2007 270 0 629
2008 149 50 728
2009 120 49 797*
2010 177 51 923
2011 226 15 1,134
2012 141 81 1,194
2013 143 46 1,294*

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* The difference between the number of ETFs created and liquidated may not equal the difference between the total number of ETFs at year-end because of conversions. In 2009, two ETFs converted from holding securities directly to investing primarily in other ETFs. In 2013, three ETFs converted from investing primarily in other ETFs to holding securities directly. 
Note: ETF data include ETFs not registered under the Investment Company Act of 1940 but exclude ETFs that invest primarily in other ETFs.

As demand for ETFs has grown, ETF sponsors have offered not only a greater number of funds, but a greater variety, including ETFs investing in particular market sectors, industries, or commodities (either directly or through the futures market). At year-end 2013, there were 311 commodity and sector ETFs, with commodity ETFs representing the largest category at 24 percent (Figure 3.8). The second-largest category, natural resource ETFs, which hold securities of publicly traded companies involved in mining or production of natural resources, accounted for 16 percent of the total number of sector and commodity ETFs. Commodity and sector ETFs altogether held $267 billion in assets (Figure 3.9). Although commodity ETFs remained the largest category in this group with 24 percent of net assets at year-end 2013, their share was down substantially from 47 percent at year-end 2012. Net redemptions and declining gold and silver prices were the primary drivers behind the drop in commodity ETF assets in 2013.

ETF sponsors continued building on recent innovations by launching additional actively managed ETFs. During 2013, 19 actively managed ETFs were launched, bringing the total number of actively managed ETFs to 61, with more than $14 billion in total net assets at year-end.

Figure 3.8

Number of Commodity and Sector ETFs

Percent, year-end 2013

Figure 3.8

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* This category includes funds—both registered and not registered under the Investment Company Act of 1940—that invest primarily in commodities, currencies, and futures.
Note: Data for ETFs that invest primarily in other ETFs are excluded from the totals. Components do not add to 100 percent because of rounding.

Figure 3.9

Total Net Assets of Commodity and Sector ETFs

Percent, year-end 2013

Figure 3.9

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* This category includes funds—both registered and not registered under the Investment Company Act of 1940—that invest primarily in commodities, currencies, and futures.
Note: Data for ETFs that invest primarily in other ETFs are excluded from the totals. Components do not add to 100 percent because of rounding.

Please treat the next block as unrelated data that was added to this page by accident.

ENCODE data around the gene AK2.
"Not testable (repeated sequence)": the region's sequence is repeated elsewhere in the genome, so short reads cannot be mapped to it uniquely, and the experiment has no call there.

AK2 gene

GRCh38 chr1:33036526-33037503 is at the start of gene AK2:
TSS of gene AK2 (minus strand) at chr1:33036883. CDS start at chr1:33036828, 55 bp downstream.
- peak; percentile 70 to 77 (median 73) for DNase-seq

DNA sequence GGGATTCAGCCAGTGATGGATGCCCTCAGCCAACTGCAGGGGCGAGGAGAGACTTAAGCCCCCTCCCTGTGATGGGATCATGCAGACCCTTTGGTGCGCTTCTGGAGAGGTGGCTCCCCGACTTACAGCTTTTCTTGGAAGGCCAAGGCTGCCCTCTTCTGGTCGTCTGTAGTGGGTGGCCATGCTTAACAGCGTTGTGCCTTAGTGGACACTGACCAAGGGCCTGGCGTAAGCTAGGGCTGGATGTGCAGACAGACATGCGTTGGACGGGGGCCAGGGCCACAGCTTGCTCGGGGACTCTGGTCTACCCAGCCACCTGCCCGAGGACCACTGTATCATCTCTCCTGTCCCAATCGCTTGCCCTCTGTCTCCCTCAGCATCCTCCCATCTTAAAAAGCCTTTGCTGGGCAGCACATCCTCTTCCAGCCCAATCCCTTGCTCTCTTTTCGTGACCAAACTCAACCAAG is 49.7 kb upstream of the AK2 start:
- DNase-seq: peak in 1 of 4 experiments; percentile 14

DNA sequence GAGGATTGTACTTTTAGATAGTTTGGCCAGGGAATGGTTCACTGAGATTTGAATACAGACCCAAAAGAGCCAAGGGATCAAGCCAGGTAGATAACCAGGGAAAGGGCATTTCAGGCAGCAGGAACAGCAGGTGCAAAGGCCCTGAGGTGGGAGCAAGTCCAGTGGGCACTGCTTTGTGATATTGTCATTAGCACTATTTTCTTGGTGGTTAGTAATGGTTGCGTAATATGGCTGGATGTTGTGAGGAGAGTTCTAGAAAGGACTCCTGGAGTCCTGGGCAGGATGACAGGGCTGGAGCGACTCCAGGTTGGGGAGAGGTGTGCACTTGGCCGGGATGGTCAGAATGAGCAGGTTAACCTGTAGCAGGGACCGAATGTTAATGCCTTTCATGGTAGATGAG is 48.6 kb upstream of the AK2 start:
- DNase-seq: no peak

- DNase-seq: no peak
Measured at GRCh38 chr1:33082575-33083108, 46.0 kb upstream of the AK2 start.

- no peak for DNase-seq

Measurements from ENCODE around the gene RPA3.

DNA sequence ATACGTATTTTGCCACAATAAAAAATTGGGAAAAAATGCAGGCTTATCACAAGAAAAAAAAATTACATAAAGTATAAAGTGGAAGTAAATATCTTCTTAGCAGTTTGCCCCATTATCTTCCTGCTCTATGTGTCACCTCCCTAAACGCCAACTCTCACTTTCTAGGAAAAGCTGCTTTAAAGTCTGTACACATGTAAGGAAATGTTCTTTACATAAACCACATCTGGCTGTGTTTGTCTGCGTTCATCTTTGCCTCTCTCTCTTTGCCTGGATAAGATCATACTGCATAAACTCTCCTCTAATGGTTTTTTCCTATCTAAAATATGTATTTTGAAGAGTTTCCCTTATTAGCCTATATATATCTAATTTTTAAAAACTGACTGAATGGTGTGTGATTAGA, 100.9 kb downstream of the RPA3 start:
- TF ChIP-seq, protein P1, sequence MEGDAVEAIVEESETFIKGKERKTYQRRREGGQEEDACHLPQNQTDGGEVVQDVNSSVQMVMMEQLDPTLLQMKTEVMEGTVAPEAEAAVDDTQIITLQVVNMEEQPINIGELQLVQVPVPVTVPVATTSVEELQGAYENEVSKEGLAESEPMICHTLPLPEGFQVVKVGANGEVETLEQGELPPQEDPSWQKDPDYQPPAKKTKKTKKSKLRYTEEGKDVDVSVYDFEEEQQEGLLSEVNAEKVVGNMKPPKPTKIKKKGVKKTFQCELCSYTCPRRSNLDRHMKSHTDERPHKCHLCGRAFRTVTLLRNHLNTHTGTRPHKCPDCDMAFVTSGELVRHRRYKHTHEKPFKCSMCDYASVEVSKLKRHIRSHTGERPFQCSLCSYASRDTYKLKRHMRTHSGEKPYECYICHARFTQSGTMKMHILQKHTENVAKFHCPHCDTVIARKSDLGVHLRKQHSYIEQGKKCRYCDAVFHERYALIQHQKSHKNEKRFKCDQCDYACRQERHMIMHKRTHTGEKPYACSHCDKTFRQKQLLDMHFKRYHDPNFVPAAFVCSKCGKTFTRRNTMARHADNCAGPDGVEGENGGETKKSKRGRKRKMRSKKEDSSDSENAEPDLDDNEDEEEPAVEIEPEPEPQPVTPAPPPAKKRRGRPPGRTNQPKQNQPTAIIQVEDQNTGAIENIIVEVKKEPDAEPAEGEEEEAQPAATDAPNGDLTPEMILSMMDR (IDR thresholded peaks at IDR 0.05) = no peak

Characteristics of ETF-Owning Households

An estimated 5.7 million, or 5 percent of, U.S. households held ETFs in 2013. Of households that owned mutual funds, an estimated 10 percent also owned ETFs. ETF-owning households tended to include affluent, experienced investors who owned a range of equity and fixed-income investments. In 2013, 97 percent of ETF-owning households also owned stocks, either directly or through equity mutual funds or variable annuities (Figure 3.10). Seventy-two percent of households that owned ETFs also held bond mutual funds, bonds, or fixed annuities. In addition, 48 percent of ETF-owning households owned investment real estate.

Figure 3.10

ETF-Owning Households Held a Broad Range of Investments

Percentage of ETF-owning households holding each type of investment, May 2013

Equity mutual funds, equities, or variable annuities (total) 97
Bond mutual funds, bonds, or fixed annuities (total) 72
Mutual funds (total) 96
   Equity mutual funds 92
   Bond mutual funds 60
   Hybrid mutual funds 35
   Money market funds 65
Individual equities 74
Bonds 21
Fixed or variable annuities 33
Investment real estate 48

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Note: Multiple responses are included.

Some characteristics of retail ETF owners are similar to those of households that own mutual funds and those that own stocks directly. For instance, households that owned ETFs—like households owning mutual funds and those owning individual equities—tended to have household incomes above the national median and to own at least one defined contribution (DC) retirement plan account (Figure 3.11). However, ETF-owning households also exhibit some characteristics that distinguish them from other households. For example, ETF-owning households tended to have higher incomes, greater household financial assets, and were more likely to own an individual retirement account (IRA) than households that own mutual funds and those that own individual equities.

Figure 3.11

Characteristics of ETF-Owning Households

May 2013

  All U.S.
households
Households
owning ETFs
Households
owning individual
equities
Households
owning individual
equities
Median
Age of head of household1 51 49 52 52
Household income2 $50,000 $96,800 $80,000 $90,000
Household financial assets3 $75,000 $450,000 $200,000 $300,000
Percentage of households
Household primary or co-decisionmaker for saving and investing
Married or living with a partner 64 80 76 75
Widowed 11 6 7 8
Four-year college degree or more 33 60 47 52
Employed (full- or part-time) 57 71 69 67
Retired from lifetime occupation 30 32 28 32
Household owns
IRA(s) 38 78 63 65
DC retirement plan account(s) 53 77 85 76

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1 Age is based on the sole or co-decisionmaker for household saving and investing.
2
Total reported is household income before taxes in 2012.
3 Household financial assets include assets in employer-sponsored retirement plans but exclude the household’s primary residence.

ETF-owning households also exhibit more willingness to take investment risk (Figure 3.12). Forty-five percent of ETF-owning households are willing to take substantial or above-average investment risk for substantial or above-average gain compared with 21 percent of all U.S. households and 30 percent of mutual fund–owning households. This result may be explained by the predominance of equity ETFs, which make up 81 percent of ETF total net assets. Investors who are more willing to take investment risk may be more likely to invest in equities.

Figure 3.12

ETF-Owning Households Are Willing to Take More Investment Risk

Percentage of all U.S. households, mutual fund–owning households, and ETF-owning households, May 2013

Figure 3.12